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Even before the House of Representatives passed its $17.5 billion budget proposal, the Senate Appropriations and Revenue Committee had our first meeting to discuss some of the tax measures that affect business. I am very concerned that these measures will hinder job creation. In the committee, I heard testimony from 10 business representatives who discussed how taxing businesses, including farms, which are already struggling would have a negative impact on employment. Also, higher business taxes would not encourage, and even discourage, companies that are looking to expand or locate in Kentucky. The Appropriations and Revenue Committee will continue meeting next week.
The House of Representatives also passed out the state road plan. Again, I am troubled by the manner in which road projects were funded across the state with some counties benefiting greatly and others barely touched. As a member of the Senate Transportation Committee, I am working on developing a more equitable and just road plan. Kentucky’s road system is crucial to our economic development and it should not be left up to the political winds.
In terms of legislative action, the Senate passed several bills on education, agriculture, and transparent government. Senate Bill 163 directs the Department of Education to develop teaching strategies geared toward helping middle and high school students improve their reading skills necessary to understand subject area concepts, for example, science and math textbooks. College instructors were noticing that some high school graduates were having difficulty comprehending higher level textbooks. SB 163 will help align the standards of high schools with the requirements of post-secondary education.
Senate Bill 180 helps address the shortage of math and science teachers in disadvantaged areas of Kentucky by allowing for an alternative certification process for Teach for America corps members. Teach for America is a prestigious program that recruits very bright college graduates with high academic achievements. In 2009, there were 35,000 applicants with only 4,000 chosen for the program. These teachers will serve to enhance our teaching ranks.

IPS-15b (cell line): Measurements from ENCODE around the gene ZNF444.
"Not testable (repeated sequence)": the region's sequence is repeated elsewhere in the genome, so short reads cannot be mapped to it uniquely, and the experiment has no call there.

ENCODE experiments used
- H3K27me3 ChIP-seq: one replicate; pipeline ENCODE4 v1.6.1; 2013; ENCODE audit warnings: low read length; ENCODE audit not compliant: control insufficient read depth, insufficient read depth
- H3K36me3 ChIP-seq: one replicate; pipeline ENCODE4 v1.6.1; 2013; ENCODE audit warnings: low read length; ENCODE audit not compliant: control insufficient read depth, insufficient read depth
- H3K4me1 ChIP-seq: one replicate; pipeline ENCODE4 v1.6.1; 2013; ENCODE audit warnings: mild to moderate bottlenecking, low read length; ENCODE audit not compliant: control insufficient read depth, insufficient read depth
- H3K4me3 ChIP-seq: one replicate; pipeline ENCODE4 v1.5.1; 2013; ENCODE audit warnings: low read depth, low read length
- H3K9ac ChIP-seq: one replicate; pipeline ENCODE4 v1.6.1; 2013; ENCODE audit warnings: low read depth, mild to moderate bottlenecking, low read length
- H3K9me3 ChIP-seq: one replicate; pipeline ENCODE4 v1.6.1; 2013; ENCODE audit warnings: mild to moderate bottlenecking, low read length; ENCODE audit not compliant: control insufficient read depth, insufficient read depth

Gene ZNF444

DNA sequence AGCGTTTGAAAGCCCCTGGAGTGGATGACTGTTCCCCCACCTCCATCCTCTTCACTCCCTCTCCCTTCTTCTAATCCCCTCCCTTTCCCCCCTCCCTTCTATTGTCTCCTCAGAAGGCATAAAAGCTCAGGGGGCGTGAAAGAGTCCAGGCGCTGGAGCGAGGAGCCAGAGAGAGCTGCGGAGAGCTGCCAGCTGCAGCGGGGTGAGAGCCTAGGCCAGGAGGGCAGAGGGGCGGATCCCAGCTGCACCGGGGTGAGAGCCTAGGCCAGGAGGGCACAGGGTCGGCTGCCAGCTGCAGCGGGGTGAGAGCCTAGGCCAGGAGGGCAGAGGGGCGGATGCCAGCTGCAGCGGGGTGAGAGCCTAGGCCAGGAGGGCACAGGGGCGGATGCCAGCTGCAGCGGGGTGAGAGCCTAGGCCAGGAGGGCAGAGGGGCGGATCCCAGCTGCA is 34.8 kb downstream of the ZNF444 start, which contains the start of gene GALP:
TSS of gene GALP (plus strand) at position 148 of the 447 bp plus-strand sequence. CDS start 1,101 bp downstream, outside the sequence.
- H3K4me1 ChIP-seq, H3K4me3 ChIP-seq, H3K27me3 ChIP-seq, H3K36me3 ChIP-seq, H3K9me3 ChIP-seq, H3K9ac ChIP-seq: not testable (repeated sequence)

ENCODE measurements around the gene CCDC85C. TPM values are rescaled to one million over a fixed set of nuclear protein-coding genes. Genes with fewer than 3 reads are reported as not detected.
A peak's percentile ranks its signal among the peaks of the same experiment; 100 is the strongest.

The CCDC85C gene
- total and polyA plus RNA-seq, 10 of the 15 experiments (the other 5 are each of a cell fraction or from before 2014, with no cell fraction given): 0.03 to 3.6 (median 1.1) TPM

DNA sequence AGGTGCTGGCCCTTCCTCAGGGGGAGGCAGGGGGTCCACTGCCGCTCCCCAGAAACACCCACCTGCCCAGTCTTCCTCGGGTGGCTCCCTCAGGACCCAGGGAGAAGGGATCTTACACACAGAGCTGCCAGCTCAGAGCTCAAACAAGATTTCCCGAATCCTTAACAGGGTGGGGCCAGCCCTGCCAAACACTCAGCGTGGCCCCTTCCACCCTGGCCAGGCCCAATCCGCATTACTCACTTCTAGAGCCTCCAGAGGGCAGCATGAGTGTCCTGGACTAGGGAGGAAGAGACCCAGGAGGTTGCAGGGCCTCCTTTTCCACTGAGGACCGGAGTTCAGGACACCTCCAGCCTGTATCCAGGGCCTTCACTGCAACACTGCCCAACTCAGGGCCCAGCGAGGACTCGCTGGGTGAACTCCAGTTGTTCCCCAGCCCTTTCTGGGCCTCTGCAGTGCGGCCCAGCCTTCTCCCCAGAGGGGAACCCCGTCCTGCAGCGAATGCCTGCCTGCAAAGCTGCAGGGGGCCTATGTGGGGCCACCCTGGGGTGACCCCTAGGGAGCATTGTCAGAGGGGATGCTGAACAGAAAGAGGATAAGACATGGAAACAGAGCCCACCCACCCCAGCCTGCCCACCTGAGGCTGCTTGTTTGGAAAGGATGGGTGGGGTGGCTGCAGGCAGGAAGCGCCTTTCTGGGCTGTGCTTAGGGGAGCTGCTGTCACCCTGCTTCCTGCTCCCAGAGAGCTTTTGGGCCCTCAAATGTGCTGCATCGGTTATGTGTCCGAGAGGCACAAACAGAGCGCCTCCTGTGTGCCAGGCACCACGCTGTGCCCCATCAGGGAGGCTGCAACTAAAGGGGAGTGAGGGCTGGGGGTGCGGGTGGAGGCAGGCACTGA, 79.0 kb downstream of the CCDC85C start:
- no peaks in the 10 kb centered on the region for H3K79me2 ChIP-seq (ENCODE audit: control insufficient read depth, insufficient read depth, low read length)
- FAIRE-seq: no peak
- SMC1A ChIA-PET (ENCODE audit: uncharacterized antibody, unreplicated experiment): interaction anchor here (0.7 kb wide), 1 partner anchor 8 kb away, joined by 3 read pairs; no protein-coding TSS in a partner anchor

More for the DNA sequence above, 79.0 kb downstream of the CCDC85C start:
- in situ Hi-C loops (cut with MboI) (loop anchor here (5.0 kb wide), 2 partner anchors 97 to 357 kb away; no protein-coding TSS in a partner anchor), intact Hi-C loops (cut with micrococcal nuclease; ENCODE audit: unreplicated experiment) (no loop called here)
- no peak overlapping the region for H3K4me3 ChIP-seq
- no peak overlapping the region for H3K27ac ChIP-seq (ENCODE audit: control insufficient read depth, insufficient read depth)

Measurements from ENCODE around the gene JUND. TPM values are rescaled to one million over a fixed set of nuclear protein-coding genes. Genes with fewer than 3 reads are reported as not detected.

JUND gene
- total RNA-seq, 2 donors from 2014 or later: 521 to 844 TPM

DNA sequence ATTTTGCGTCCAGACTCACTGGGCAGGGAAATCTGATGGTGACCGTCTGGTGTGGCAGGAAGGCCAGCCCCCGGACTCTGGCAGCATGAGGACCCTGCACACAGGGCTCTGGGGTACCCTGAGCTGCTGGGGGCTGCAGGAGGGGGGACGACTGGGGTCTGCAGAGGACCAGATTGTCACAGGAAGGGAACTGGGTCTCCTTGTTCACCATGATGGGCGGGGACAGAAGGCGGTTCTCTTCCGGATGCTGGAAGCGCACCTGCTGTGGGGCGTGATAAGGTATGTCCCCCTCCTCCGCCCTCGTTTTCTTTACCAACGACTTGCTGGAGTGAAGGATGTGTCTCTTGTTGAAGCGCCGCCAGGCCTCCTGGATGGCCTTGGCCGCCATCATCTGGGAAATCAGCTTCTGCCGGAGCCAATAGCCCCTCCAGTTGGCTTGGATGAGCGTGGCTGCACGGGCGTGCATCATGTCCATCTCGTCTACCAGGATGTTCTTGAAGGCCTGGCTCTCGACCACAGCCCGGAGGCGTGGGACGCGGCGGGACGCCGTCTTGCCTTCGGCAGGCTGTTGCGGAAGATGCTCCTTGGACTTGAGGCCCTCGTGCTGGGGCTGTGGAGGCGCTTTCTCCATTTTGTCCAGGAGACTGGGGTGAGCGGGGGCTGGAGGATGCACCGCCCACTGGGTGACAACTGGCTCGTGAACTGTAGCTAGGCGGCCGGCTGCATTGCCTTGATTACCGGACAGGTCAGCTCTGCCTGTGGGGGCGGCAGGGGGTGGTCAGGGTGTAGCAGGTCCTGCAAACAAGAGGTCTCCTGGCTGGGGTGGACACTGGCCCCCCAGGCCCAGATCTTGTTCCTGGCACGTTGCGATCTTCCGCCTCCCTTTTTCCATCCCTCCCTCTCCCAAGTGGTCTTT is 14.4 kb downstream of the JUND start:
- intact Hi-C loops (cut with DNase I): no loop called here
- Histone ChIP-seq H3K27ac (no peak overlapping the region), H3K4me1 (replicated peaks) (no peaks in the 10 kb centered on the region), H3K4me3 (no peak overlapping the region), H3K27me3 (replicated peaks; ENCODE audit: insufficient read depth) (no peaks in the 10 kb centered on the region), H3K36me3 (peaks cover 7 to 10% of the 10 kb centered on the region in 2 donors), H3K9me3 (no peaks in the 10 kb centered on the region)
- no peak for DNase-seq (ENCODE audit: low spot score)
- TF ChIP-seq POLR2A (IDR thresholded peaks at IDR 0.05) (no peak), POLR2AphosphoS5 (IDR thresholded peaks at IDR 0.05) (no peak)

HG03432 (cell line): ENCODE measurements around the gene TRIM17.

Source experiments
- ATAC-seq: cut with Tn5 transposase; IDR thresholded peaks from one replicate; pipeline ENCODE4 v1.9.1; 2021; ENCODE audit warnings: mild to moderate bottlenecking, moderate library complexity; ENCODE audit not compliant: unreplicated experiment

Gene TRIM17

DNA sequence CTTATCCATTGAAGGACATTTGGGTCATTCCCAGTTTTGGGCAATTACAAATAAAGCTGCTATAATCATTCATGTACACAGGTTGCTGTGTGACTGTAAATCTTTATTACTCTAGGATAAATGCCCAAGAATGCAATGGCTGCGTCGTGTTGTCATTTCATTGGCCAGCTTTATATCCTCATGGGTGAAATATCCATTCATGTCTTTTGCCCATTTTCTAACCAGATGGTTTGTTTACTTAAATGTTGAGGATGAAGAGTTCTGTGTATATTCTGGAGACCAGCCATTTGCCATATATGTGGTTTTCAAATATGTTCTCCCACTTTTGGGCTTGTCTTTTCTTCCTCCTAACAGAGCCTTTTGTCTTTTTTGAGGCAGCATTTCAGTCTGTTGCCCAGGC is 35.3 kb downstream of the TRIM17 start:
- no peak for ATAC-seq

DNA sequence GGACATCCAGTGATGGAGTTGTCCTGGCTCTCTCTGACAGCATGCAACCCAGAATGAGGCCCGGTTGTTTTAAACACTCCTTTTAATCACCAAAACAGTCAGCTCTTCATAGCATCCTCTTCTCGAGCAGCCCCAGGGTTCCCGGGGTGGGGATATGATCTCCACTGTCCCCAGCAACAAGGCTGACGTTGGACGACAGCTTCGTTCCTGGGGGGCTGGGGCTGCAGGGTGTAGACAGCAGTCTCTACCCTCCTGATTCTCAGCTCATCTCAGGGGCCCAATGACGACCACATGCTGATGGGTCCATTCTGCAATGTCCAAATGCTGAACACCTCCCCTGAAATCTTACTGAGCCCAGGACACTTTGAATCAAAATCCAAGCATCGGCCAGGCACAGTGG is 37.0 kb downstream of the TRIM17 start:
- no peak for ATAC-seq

Senate Bill 175 encourages transparent government by directing almost all personal service contracts (PSC), memorandums of understanding (MOA), and tax incentive agreements be reviewed and approved by your elected officials, bipartisan members of a General Assembly committee, instead of a government bureaucrat. In this way, there is stronger accountability for the spending of your tax dollars.
Senate Bill 176 allows state government, local governments, and universities to purchase certain goods and services through the use of reverse auctions. A reverse auction is similar to a regular, bidding auction, except that prices go down via competition. In a reverse auction the current bid is public, and other bidders can bid under the current bid to try to receive the project. It is similar in concept to an online auction (such as e-bay) except that instead of bidding higher prices to get the item, you would bid under the current bidder to get the project, driving the prices down.
We also passed several agriculture-related bills. Senate Joint Resolution 177 and House Bill 175 address the issue of bees and their important role in the pollination of our crops. SJR 177 directs the State Apiarist (Bee-Keeper) to work with the Transportation Cabinet and with local beekeeping clubs to identify state-owned rights-of-way that could be made into pollinator habitat sites for bees. The local bee clubs would be responsible for funding the purchase of bee-friendly flowers and plants. House Bill 175 will also add bee-friendly plants and flowers to reclaimed mine sites. Bees are a critical player in our crop-cycle and these two bills are an easy way to encourage the wild bee population which in turn enhances our agricultural production.
Kentucky is the Horse Capital of the World and we try to take care of these beautiful animals. House Bill 251 streamlines the process for recovering stray horses. Under this bill, the kind-hearted people who find stray horses would be able to find homes for them more quickly. When someone is trying to do the right thing, government red-tape should not be a road-block.
With less than two full weeks left, momentum is building. Please feel free to call our two toll-free message lines with any questions or comments, 1-800-372-7181 or TTY 1-800-896-0305. You are also welcome to call me at home at 270-692-6945. Our Web site is www.lrc.state.ky.us.